Lynn Jones didn't talk much about the war.
It was only as his children got older and started asking questions that the World War II vet opened up about getting shot down in a B-17 and spending 22 months as a German prisoner of war.
Jones, 98, struggles with health problems. But the opportunity to take a much more relaxed ride in a B-17 on Wednesday brought a smile to his face.
"He enjoyed it," said his son, Lyle Jones. "He loved the sound of the engines."
The plane was in town as part of the the Wings of Freedom Tour put on by the Collings Foundation at the Edwards Jet Center West facility.
Lynn Jones, a Terry native, left his hometown on July 15, 1942, on a Greyhound bus for an Enlistment Center in Butte. It would be almost three years until he returned.
Years ago, Jones compiled a 20-page statement recalling his war experiences, something that didn't come naturally; "I prefer to be silent," he wrote, "for often, if I reflected too much on my experiences as a POW it only accomplished flashbacks in the form of sleeplessness and bad dreams/nightmares, or both."
When Jones enlisted in the Air Force, he already had a private pilot's license. The military offered him the choice between being a glider pilot and a turret gunner. He picked the latter, and trained with a 10-man B-17 crew for almost a year before deploying.
His crew flew three successful missions over Germany before being assigned to bomb submarine pens and a factory in Hamburg. On that run, the plane was hit by anti-aircraft fire. Two men were killed at their stations, and the crew was ordered to bail out.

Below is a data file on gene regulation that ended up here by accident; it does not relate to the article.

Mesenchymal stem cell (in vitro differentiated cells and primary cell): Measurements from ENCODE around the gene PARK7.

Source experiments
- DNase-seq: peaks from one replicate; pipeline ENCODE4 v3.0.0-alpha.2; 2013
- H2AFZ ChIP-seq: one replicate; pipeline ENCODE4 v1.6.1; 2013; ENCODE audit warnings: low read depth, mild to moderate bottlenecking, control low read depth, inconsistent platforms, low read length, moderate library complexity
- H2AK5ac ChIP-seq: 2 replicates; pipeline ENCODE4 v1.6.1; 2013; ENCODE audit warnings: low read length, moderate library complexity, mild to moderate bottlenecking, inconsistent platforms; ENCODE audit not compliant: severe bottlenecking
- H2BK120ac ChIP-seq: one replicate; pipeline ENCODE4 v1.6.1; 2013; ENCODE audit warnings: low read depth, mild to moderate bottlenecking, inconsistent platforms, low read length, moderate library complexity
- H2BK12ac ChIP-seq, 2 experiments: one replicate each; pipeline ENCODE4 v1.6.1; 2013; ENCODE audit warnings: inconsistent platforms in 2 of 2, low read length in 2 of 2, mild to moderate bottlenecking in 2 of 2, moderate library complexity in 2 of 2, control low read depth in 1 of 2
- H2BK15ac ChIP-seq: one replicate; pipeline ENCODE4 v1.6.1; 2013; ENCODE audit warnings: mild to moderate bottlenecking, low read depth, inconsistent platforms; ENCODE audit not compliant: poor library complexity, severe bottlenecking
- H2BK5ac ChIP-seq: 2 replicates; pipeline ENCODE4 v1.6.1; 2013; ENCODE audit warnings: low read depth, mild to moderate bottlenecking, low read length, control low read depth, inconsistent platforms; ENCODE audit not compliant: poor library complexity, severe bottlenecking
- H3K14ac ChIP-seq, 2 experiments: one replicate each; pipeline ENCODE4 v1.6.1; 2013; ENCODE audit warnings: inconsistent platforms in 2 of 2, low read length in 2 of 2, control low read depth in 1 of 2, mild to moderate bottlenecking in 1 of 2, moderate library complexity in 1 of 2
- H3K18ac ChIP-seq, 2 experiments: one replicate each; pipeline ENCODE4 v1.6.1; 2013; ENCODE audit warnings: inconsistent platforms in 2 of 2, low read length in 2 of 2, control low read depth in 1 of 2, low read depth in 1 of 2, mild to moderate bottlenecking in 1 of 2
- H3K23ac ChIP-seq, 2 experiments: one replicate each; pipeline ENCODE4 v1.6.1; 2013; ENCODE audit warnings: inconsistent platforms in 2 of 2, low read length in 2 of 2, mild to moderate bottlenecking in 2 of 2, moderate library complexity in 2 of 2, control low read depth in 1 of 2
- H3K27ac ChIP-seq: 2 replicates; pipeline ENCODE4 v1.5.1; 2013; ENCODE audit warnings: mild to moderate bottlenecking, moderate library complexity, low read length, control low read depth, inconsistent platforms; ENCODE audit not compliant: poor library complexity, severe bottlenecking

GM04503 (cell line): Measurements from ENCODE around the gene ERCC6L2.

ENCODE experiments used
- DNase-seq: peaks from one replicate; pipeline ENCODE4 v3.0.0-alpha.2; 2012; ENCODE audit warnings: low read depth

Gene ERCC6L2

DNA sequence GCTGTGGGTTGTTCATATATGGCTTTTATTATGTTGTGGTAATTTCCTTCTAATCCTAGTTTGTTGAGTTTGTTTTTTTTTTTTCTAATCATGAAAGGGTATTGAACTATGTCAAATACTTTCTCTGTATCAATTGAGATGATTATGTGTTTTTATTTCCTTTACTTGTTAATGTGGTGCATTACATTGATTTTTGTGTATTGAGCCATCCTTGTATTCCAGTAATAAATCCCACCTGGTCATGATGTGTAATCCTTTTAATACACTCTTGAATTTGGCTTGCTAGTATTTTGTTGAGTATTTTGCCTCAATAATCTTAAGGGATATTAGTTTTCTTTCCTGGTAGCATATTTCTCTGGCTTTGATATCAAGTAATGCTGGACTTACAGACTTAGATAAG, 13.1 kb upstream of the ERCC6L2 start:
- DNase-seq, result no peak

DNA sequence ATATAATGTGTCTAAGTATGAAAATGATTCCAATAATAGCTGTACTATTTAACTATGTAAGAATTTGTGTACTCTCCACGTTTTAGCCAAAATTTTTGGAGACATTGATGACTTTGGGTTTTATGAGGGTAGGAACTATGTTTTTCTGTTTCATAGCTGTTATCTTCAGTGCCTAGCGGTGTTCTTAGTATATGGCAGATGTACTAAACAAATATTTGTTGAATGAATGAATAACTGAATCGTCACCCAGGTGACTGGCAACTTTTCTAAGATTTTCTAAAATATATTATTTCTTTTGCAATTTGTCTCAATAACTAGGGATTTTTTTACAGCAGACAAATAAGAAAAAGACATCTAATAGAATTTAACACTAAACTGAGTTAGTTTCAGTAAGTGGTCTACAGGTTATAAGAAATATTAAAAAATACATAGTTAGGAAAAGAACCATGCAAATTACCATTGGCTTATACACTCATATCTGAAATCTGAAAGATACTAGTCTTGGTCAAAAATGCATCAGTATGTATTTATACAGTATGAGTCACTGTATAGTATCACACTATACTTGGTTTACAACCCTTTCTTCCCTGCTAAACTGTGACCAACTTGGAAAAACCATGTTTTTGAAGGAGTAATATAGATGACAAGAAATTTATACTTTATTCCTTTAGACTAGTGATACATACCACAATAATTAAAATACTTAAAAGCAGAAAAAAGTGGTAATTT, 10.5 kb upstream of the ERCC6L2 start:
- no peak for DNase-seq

“The air was full of parachutes, and I was the first on the ground because my parachute didn't open like the others,” he said. “It was straight up and down. I looked up and knew something was wrong.”
He was able to free the rest of the chute, and landed tangled in a tree before extracting himself and the chute.
“I was surrounded by what I thought were Germans, but it turned out to be peasants from Holland,” he said in 2008.
They initially helped hide the surviving airmen, but German soldiers soon found them.
Much of Jones' statement focuses on his 22 months as a POW — living in an often powerless situation, an escape attempt that initially succeed but resulted in his recapture after two weeks, and the putrid and scarce food.
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Jones wrote that, even later into his life, he ate not only the meat of an orange but also the peel.
"I can't forget the scarcity of nourishing food," he wrote.
As the war dragged on, Jones and his fellow prisoners were forced to make grueling marches between camps. They were finally liberated on May 3, 1945. Jones was back in Terry in about two months, and waited only one more month to marry his girlfriend.
It wasn't until after he was liberated that Jones learned that his brother has been killed in Iwo Jima.
Jones went on to work as a court reporter in Forsyth and Billings. Skip Aleksich, a long-time friend and co-worker, said that Jones would often get picked to work challenging trials.
"I always told him, you're the only employee we ever had with a prison record," he joked.
Valda Jones, Lyle Jones' wife, said that her father-in-law always had a kind demeanor.
"He really went through an awful lot," she said. "(But) he didn't carry a lot of anger or any of that, that we saw."
In his statement, Lynn Jones did note that he experienced symptoms related to post-traumatic stress disorder.
In his last two months in the military, he worked as a legal clerk in California. But he never prepared a legal claim for himself against the Germans for items taken from him when he was captured.
"I wanted to forgive," he wrote.